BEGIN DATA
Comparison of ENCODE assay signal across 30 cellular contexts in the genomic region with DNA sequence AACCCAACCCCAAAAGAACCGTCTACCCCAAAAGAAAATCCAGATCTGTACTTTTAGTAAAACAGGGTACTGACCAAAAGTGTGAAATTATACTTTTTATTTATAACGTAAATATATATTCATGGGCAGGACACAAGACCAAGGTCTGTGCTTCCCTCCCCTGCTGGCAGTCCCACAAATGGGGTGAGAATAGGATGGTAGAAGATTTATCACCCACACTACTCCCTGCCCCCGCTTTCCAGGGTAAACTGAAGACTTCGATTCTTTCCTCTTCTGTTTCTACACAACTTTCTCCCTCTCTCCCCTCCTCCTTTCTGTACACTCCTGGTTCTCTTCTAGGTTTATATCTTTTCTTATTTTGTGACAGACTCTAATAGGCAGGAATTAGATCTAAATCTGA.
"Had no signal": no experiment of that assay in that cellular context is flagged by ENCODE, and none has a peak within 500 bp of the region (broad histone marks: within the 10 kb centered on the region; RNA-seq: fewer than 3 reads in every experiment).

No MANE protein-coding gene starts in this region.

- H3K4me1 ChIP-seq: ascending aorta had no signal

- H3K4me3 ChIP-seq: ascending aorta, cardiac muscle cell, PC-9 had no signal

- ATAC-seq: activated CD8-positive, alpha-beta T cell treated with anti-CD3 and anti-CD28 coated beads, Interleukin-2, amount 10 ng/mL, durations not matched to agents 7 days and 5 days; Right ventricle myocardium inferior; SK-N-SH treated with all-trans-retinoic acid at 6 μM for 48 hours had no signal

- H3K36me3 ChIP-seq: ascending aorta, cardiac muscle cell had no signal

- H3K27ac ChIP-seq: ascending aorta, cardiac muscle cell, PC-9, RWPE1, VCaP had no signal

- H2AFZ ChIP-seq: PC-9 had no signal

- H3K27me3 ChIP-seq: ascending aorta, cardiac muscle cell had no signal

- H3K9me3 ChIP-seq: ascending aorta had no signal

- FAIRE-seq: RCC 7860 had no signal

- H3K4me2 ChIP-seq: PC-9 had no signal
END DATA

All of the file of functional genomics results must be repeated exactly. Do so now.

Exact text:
Comparison of ENCODE assay signal across 30 cellular contexts in the genomic region with DNA sequence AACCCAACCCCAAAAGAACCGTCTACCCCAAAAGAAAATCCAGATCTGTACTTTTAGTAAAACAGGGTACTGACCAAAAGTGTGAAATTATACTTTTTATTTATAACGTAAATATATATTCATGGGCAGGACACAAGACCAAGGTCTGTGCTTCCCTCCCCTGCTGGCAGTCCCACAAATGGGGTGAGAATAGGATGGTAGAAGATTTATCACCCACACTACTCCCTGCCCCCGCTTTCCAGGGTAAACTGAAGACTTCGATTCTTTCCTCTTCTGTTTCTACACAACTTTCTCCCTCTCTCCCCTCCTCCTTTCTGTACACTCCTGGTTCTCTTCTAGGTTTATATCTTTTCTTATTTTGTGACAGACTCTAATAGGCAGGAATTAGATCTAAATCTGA.
"Had no signal": no experiment of that assay in that cellular context is flagged by ENCODE, and none has a peak within 500 bp of the region (broad histone marks: within the 10 kb centered on the region; RNA-seq: fewer than 3 reads in every experiment).

No MANE protein-coding gene starts in this region.

- H3K4me1 ChIP-seq: ascending aorta had no signal

- H3K4me3 ChIP-seq: ascending aorta, cardiac muscle cell, PC-9 had no signal

- ATAC-seq: activated CD8-positive, alpha-beta T cell treated with anti-CD3 and anti-CD28 coated beads, Interleukin-2, amount 10 ng/mL, durations not matched to agents 7 days and 5 days; Right ventricle myocardium inferior; SK-N-SH treated with all-trans-retinoic acid at 6 μM for 48 hours had no signal

- H3K36me3 ChIP-seq: ascending aorta, cardiac muscle cell had no signal

- H3K27ac ChIP-seq: ascending aorta, cardiac muscle cell, PC-9, RWPE1, VCaP had no signal

- H2AFZ ChIP-seq: PC-9 had no signal

- H3K27me3 ChIP-seq: ascending aorta, cardiac muscle cell had no signal

- H3K9me3 ChIP-seq: ascending aorta had no signal

- FAIRE-seq: RCC 7860 had no signal

- H3K4me2 ChIP-seq: PC-9 had no signal